Google is developing its own solution based on distributed registry technology, which can be used in the cloud services of the company and will help it stand out against competitors. As early as 2016, Google launched a trial program for developers to use blockchain in their cloud. According to one source Bloomberg, throughout the last few months, members of a special group under the control of the head of the department of cloud services Diane Green actively worked on improved blockchain protocols. Officially, Google does not comment on the situation. The company is also engaged in buying and investing in startups associated with digital registries, and many of these transactions were not announced, the source added.

Fabric for Deep Learning


According to Gartner, artificial intelligence will be the most disruptive class of technology over the next 10 years due to radical computational power, near-endless amounts of data, and unprecedented advances in deep learning. The rise of deep learning has been fueled by three recent trends: the explosion in the amount of training data; the use of accelerators such as graphics processing units (GPUs); and the advancement in training algorithms and neural network architectures. To realize the full potential of this rising trend, we want the technology to be easily accessible to the people it matters most to: data scientists and AI developers. Training deep neural networks, known as deep learning, is currently highly complex and computationally intensive. It requires a highly tuned system with the right combination of software, drivers, compute, memory, network, and storage resources.

Crypto Angel - Official technical presentation video (2018)


CryptoAngel is a virtual life assistant based on a powerful AI models, that works on an individual input, and outputs the best model that suits particular user needs. Imagine Cortana, Alexa and Siri but way more scalable, intelligent and powerful. The ecosystem is blockchain based, where the developers can upload their models for training and processing in decentralized manner. The goal is to have one central intelligent model called Master-Mind whose possibilities will be limitless. CryptoAngel will have mobile app where you can set your personal goal and the Master-Mind will recommend you the best options for reaching your goal.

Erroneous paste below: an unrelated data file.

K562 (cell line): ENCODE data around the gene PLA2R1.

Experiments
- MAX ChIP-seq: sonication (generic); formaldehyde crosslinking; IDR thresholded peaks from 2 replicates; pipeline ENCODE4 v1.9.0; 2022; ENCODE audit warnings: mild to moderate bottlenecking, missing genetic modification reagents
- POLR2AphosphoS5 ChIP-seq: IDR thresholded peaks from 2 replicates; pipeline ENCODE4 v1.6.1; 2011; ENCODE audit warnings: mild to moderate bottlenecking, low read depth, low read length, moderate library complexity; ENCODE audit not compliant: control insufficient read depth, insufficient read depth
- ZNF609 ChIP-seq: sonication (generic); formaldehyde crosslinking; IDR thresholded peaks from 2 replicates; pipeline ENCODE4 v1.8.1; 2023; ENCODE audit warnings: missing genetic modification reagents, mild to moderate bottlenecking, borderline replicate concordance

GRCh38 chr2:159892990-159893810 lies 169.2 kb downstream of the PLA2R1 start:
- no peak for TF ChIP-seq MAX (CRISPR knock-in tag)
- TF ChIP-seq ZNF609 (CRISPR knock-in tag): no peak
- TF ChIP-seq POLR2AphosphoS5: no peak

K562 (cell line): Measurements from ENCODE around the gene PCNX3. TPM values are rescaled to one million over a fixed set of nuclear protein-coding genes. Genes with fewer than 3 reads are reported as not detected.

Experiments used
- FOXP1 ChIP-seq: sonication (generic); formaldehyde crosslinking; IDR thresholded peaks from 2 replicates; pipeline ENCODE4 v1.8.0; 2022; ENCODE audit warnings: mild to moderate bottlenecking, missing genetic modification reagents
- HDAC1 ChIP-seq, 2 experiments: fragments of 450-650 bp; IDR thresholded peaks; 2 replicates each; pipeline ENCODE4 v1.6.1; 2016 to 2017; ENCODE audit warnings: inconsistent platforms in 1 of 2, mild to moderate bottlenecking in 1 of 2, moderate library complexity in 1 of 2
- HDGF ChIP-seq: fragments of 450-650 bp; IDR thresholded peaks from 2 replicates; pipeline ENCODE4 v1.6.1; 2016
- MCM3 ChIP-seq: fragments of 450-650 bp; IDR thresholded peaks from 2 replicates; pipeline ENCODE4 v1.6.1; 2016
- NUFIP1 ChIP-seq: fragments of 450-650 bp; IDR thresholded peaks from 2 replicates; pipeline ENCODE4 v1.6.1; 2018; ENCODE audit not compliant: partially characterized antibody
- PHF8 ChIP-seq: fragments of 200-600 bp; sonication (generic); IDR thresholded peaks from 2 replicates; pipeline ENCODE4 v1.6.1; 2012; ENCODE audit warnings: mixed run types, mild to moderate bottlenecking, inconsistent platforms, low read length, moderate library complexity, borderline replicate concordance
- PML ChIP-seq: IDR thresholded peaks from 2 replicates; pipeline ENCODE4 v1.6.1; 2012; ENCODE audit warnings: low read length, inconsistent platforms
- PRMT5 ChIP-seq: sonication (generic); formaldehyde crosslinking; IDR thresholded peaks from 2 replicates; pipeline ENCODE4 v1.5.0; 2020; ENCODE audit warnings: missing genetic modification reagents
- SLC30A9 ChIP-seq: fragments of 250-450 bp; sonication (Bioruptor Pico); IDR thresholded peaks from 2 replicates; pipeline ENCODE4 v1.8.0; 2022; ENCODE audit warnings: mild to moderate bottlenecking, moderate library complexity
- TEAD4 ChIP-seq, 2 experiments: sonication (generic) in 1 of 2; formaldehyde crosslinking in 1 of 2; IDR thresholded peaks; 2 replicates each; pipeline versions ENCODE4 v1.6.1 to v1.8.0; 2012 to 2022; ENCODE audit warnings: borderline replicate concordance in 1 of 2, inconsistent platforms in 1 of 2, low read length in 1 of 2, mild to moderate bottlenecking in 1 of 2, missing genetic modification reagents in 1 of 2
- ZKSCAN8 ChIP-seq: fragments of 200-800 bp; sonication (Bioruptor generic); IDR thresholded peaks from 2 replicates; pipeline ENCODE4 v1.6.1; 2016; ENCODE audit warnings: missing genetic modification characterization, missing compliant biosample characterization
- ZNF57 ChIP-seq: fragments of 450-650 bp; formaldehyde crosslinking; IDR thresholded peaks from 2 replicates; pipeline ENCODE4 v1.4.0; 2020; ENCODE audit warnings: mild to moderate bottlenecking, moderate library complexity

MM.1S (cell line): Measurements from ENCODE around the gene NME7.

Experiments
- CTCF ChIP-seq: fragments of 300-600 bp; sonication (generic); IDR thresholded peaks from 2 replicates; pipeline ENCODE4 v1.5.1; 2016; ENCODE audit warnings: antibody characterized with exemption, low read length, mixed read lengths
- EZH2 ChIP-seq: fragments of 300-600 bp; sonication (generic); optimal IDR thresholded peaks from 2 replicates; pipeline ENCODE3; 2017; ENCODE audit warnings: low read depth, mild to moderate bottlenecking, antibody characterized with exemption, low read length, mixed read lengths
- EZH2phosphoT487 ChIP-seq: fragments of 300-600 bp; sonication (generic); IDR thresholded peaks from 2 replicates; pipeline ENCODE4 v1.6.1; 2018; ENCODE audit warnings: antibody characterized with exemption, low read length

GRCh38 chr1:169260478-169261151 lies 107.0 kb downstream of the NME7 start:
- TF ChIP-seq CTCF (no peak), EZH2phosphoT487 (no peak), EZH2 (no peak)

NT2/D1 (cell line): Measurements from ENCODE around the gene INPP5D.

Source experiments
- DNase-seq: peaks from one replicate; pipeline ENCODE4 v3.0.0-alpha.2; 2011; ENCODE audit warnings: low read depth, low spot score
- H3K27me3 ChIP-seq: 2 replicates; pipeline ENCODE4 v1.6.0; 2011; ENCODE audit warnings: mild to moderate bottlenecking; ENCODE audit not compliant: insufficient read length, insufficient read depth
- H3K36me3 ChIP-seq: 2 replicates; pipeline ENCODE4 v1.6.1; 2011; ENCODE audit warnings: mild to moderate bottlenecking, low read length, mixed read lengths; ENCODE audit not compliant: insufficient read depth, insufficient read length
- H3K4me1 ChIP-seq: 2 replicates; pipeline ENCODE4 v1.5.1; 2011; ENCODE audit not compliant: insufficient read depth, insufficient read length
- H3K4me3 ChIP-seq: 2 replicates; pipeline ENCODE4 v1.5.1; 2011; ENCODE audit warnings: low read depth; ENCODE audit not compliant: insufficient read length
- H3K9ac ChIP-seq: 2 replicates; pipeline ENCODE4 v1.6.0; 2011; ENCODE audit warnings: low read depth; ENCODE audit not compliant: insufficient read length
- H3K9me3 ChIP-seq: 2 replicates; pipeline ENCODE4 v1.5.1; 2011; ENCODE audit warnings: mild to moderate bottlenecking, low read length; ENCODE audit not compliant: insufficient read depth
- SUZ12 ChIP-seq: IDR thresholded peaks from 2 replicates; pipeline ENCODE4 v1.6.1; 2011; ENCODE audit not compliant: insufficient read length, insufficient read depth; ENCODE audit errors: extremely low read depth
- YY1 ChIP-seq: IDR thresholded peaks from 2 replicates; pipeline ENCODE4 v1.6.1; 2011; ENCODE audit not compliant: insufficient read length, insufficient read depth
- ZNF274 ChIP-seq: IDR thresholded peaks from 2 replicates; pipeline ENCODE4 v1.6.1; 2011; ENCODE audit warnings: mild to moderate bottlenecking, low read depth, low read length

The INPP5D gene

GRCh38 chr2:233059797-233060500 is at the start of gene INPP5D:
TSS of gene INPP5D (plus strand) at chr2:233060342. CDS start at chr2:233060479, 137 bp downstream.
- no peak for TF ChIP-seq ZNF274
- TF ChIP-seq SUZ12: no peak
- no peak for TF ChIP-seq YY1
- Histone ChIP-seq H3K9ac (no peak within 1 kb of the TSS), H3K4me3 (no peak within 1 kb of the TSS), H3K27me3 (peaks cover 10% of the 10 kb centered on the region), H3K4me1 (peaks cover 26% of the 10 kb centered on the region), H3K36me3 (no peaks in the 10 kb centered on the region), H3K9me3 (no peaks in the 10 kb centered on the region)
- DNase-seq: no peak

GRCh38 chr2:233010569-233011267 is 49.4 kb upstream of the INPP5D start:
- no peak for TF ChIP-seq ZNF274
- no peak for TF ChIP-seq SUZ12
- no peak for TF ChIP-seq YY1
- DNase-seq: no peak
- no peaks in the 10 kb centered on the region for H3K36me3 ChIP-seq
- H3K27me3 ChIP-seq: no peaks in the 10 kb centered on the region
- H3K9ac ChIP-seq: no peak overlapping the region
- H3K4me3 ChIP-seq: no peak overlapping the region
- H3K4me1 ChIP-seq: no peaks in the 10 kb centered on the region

Machine Learning Could Help Make Notifications Smarter


Right now our smartphone notifications are pretty "dumb" in the sense that as soon as something pops up, we are notified straight away, whether it be an email, message, a tag/mention on Facebook, a sales event, and so on. The onus is mostly on the user to manage their notifications and to choose what they want or don't want to see. However what if our phones could become smart enough to know what we usually respond to? That's something that two developers over in Taiwan are trying to do, where through the use of machine learning, our phones could start to learn our habits to determine what notifications it should display and which shouldn't. The developers, TonTon Hsien-de Huang and Hung-Yu Kao have dubbed this'Clicksequence-aware deeP neural network (DNN)-based Pop-uPs recOmmendation' or C-3PO, which like we said is an algorithm that learns what users respond to and which they don't.

Can government regulation fix Facebook's 'data vampire' problem?

Daily Mail

After revelations that political consulting firm Cambridge Analytica allegedly appropriated Facebook user data to advise Donald Trump's 2016 U.S. presidential campaign, many are calling for greater regulation of social media networks, saying a'massive data breach' has occurred. The idea that governments can regulate their way into protecting citizen privacy is appealing, but I believe it misses the mark. What happened with Cambridge Analytica wasn't a breach or a leak. It was a wild violation of academic research ethics. The CEO finally broke his silence on the misuse of 51 million users' data Wednesday evening, outlining three steps the firm plans to take to prevent something like this from happening again.